Winter Cabbages and Kamikaze Pigeons!

Monday, 7 January 2013  |  SimplySeed

I grow my cabbages under a fine mesh insect netting. It’s UV resistant but doesn’t significantly reduce light or airflow. I use sturdy aluminium hoops in rows to support the material, and use the many huge lumps of flint I regularly unearth in the allotment to weigh it down at the sides.

I prefer this ersarts arrangement to pegging it with stakes as I find it easier to uncover to weed the row. A row of securely pegged mesh will give me just the excuse I was looking for not to weed. The fine mesh of the material keeps the insect pests out while the seedlings are small in late summer. It also affords the plants some cold weather protection when they're bigger. It also bamboozles the wood pigeon hoards.

I ran out of the mesh material this year and used some normal netting to cover my cauliflowers and broccoli. Somehow the pigeons have developed a kamikaze system of throwing themselves on the top of the netting to flatten it enough to get the plants in range of their hungry beaks. Grrr. I'll be buying more insect mesh material for next year.  

These are Tundra F1, one of my favourite cabbages. They stand well over winter and a row of these will see us through the winter. As there are just the two of us and the soil on my allotment seems to produce huge football sized cabbage heads, it can take us a few days to get through each one.

This has driven me to find lots of different things to do with cabbage to avoid groans of "not cabbage again!" I often stuff the larger outer leaves with a variety of ingredients, but I'll save that recipe for another time.

Here's a great way to make the last unused bits of cabbage a bit more interesting. It's even better if you've got more than one variety, or some Brussels sprouts or chard to use, but it’s still delicious with just one cabbage variety. It’s also a great way of using up the huge outside leaves that most supermarkets in the UK remove to make their produce look tidier. I think that’s a real waste, those leaves are delicious!

Stir frying cabbage (or any vegetable) is a good way to cook them quickly to retain lots of the vitamins and minerals that you lose by boiling. I love this as an accompaniment to grilled meat, or as an entire meal with smoked tofu if you’re having a non-meat eating day. If using smoked tofu, pat it dry with kitchen paper and fry until in the wok with the oil before commencing the recipe below. Keep it to one side, then add back into the pan with the cabbage right at the end.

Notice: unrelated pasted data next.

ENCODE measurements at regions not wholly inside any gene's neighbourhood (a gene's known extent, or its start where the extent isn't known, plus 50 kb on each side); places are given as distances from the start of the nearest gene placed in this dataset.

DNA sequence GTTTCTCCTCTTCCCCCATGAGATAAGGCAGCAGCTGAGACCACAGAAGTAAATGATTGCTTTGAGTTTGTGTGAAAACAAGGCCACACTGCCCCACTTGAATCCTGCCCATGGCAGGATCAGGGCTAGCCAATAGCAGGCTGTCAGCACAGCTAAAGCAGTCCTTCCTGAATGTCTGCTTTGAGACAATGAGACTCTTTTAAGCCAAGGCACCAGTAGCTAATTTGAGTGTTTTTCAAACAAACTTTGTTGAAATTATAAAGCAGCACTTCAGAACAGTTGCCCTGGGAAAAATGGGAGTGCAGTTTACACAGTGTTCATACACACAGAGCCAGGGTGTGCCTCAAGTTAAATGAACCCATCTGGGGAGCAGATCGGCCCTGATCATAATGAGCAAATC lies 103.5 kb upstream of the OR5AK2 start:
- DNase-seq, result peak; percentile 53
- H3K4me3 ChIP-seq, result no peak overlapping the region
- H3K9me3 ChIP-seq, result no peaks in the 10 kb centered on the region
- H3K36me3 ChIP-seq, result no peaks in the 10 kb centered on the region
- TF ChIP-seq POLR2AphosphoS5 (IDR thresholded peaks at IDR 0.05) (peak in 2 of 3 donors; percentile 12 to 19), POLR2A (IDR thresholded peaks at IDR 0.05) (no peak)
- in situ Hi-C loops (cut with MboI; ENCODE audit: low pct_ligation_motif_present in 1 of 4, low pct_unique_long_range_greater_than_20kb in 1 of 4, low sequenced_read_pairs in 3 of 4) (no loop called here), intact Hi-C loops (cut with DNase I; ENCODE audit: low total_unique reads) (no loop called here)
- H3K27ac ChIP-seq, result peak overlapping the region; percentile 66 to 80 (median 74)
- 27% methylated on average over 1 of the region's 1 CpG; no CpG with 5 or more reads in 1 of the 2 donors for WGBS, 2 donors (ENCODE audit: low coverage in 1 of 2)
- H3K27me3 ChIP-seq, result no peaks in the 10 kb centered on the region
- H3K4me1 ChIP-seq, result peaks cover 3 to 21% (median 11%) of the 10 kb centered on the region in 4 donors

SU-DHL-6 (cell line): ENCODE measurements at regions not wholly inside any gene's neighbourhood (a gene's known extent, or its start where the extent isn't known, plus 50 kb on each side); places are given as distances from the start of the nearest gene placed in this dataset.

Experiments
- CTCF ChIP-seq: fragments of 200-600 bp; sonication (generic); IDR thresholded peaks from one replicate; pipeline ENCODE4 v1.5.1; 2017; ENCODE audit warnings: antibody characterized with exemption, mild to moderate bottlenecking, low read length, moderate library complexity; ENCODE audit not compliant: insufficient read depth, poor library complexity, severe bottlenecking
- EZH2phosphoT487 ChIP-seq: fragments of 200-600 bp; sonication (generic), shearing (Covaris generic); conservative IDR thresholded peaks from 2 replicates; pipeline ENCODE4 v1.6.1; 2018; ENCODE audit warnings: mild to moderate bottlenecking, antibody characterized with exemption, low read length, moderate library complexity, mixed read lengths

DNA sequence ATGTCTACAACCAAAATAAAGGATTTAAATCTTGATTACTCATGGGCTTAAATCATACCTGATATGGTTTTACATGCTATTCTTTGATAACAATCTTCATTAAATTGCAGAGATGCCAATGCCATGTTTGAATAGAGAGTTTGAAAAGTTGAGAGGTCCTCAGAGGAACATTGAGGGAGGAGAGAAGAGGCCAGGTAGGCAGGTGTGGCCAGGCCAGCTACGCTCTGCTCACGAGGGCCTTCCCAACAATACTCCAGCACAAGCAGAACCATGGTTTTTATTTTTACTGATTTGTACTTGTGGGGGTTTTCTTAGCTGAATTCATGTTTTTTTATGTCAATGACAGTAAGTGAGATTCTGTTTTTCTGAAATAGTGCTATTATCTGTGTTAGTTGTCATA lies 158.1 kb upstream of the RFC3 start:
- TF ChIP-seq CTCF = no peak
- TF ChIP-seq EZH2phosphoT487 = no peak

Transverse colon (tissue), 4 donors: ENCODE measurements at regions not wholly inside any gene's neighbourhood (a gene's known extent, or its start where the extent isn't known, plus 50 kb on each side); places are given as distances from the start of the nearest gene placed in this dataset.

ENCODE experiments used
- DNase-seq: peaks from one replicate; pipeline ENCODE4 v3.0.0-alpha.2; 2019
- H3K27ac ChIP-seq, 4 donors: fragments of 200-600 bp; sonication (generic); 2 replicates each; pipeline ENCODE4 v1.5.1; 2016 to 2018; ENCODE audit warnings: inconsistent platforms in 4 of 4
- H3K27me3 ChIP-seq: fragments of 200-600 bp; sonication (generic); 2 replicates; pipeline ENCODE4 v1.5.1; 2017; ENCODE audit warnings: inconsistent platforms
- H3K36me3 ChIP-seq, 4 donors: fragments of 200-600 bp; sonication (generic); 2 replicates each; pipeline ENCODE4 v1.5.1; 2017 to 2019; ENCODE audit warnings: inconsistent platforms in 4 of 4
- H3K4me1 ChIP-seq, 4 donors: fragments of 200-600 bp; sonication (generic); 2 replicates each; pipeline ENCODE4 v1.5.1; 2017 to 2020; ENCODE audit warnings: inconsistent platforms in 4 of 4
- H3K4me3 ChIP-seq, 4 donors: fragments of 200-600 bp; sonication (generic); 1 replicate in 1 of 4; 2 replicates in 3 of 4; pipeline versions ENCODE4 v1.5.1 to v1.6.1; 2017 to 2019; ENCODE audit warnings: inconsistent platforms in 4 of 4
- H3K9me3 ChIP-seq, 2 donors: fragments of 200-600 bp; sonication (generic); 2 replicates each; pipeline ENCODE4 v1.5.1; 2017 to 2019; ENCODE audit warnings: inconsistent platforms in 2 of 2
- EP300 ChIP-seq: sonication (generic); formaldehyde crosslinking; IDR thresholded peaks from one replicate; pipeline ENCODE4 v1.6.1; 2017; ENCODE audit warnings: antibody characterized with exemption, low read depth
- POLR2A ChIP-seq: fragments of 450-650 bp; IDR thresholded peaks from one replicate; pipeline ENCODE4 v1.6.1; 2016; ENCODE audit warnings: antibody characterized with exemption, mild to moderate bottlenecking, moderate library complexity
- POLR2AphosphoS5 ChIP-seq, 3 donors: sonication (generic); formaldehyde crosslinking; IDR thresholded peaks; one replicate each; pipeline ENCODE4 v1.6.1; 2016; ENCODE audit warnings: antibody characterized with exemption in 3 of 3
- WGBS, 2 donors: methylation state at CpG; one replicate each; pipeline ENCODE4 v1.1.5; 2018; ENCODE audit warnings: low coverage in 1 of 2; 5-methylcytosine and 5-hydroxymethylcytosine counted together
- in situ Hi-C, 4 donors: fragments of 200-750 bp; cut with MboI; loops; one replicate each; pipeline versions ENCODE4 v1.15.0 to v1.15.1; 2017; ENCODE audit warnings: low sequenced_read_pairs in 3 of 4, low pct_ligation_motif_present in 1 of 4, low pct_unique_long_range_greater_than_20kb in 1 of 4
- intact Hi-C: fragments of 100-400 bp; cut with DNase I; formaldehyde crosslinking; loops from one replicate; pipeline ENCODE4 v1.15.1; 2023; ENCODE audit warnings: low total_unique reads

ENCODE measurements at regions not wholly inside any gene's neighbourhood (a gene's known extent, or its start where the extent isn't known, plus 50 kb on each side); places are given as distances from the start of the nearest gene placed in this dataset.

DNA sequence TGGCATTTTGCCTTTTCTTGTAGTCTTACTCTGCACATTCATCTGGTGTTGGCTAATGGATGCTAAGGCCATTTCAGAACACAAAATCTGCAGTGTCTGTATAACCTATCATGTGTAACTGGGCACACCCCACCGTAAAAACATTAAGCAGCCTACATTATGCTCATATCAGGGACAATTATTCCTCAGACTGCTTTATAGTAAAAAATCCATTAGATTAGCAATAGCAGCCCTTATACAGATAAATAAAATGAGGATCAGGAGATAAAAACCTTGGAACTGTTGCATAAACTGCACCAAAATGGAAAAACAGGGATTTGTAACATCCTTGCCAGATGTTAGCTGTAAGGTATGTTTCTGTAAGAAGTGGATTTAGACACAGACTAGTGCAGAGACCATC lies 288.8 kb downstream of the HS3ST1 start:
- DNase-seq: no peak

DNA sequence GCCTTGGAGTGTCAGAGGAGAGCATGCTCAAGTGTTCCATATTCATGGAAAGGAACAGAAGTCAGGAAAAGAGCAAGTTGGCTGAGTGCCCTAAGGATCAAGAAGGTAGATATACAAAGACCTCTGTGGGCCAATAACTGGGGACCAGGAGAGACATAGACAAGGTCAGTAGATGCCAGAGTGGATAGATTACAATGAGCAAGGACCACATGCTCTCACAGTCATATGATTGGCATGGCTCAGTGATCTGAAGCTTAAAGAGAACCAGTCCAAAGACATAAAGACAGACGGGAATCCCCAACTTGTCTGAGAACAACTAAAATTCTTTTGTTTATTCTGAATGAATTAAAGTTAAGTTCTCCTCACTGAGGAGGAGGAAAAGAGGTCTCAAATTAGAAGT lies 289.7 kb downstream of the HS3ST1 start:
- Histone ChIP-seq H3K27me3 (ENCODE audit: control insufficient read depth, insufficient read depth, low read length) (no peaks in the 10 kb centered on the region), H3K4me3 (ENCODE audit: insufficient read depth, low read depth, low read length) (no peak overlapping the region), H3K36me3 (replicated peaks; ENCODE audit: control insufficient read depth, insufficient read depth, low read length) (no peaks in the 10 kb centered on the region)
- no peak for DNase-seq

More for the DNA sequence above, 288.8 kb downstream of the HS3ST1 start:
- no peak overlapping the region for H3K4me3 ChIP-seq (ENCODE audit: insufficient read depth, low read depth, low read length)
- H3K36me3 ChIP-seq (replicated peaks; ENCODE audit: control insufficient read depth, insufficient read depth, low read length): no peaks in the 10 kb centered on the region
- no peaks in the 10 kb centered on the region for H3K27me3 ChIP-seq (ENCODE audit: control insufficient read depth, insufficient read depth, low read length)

Cabbage Stir Fry

Serves 2 as a side dish.

15ml/1 groundnut or sunflower oil
1 large garlic clove
2.5cm/1 inch piece fresh root ginger peeled and chopped (see tip below)
450g finely shredded cabbage leaves (one variety, or preferably a mixture including savoy, white, kale, pak choi or Brussels sprouts)
10ml/2 teaspoons soy sauce
5ml/1 teaspoon runny honey
5ml/1 teaspoon toasted sesame oil
15ml/1tablesppon sesame seeds, toasted (* see tip below)

*I seem entirely incapable of toasting sesame seeds without forgetting about them until the smoke alarm goes off. No matter how many times I give myself a stern talking to, once I’ve slid them under the grill I completely forget about them. I’ve talked to a few cooks who say the same, so I urge you to set an alarm to turn them after 3 minutes, and another alarm to take them out after another 2 minutes! I also find ginger much easier to deal with, and more economical to keep in the freezer. A big sharp knife cuts off what you need from the root, and the rest goes back in the freezer. It’s easier to peel, grate/chop while it’s still frozen.

Heat the oil in a wok or large deep frying pan. Add the garlic and ginger and cook for about 30 seconds. Add the cabbage and cook stirring for 4 minutes until it’s tender but still retains some bite. Stir in the soy sauce, (add the previously fried smoked tofu if using) cook for another minute then sprinkle with the sesame seeds and serve.


Links to varieties mentioned in this Post: Cabbage Tundra

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